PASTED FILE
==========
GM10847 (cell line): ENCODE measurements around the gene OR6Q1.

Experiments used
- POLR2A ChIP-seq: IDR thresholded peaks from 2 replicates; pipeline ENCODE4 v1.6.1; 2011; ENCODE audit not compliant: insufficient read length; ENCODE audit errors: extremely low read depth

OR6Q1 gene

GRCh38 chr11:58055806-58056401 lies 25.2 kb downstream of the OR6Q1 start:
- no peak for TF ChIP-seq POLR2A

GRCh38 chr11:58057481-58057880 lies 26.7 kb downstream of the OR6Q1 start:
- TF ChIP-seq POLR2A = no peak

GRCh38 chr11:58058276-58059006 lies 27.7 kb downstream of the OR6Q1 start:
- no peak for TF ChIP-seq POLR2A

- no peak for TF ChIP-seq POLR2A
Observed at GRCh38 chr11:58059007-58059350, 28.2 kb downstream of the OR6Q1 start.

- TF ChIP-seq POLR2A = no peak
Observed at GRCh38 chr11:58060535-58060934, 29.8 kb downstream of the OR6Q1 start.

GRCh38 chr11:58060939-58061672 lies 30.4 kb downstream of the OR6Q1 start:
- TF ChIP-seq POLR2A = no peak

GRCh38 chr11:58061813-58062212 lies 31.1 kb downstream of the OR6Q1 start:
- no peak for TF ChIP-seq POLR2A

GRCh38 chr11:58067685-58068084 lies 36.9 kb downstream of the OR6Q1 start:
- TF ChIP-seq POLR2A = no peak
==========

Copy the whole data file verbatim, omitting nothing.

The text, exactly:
GM10847 (cell line): ENCODE measurements around the gene OR6Q1.

Experiments used
- POLR2A ChIP-seq: IDR thresholded peaks from 2 replicates; pipeline ENCODE4 v1.6.1; 2011; ENCODE audit not compliant: insufficient read length; ENCODE audit errors: extremely low read depth

OR6Q1 gene

GRCh38 chr11:58055806-58056401 lies 25.2 kb downstream of the OR6Q1 start:
- no peak for TF ChIP-seq POLR2A

GRCh38 chr11:58057481-58057880 lies 26.7 kb downstream of the OR6Q1 start:
- TF ChIP-seq POLR2A = no peak

GRCh38 chr11:58058276-58059006 lies 27.7 kb downstream of the OR6Q1 start:
- no peak for TF ChIP-seq POLR2A

- no peak for TF ChIP-seq POLR2A
Observed at GRCh38 chr11:58059007-58059350, 28.2 kb downstream of the OR6Q1 start.

- TF ChIP-seq POLR2A = no peak
Observed at GRCh38 chr11:58060535-58060934, 29.8 kb downstream of the OR6Q1 start.

GRCh38 chr11:58060939-58061672 lies 30.4 kb downstream of the OR6Q1 start:
- TF ChIP-seq POLR2A = no peak

GRCh38 chr11:58061813-58062212 lies 31.1 kb downstream of the OR6Q1 start:
- no peak for TF ChIP-seq POLR2A

GRCh38 chr11:58067685-58068084 lies 36.9 kb downstream of the OR6Q1 start:
- TF ChIP-seq POLR2A = no peak